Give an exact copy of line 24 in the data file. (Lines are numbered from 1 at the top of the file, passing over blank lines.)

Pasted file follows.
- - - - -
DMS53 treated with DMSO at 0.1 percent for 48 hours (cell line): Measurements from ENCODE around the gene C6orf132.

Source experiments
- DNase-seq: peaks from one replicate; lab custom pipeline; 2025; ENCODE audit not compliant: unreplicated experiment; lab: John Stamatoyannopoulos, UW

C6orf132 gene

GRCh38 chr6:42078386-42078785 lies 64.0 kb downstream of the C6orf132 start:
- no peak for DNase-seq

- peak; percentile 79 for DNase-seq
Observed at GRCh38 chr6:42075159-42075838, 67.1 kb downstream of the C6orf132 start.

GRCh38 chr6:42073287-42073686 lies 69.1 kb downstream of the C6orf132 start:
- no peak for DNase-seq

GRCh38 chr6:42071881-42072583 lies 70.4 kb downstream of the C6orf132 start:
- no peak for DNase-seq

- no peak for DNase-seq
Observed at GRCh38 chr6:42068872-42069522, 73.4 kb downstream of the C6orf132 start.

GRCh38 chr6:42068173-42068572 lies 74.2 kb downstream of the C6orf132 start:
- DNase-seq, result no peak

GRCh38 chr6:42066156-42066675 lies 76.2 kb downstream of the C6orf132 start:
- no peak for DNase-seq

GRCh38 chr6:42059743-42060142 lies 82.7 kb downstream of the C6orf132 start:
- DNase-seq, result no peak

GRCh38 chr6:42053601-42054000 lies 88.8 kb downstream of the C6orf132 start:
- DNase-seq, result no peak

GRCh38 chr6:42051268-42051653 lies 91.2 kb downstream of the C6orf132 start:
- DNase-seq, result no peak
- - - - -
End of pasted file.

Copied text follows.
- DNase-seq, result no peak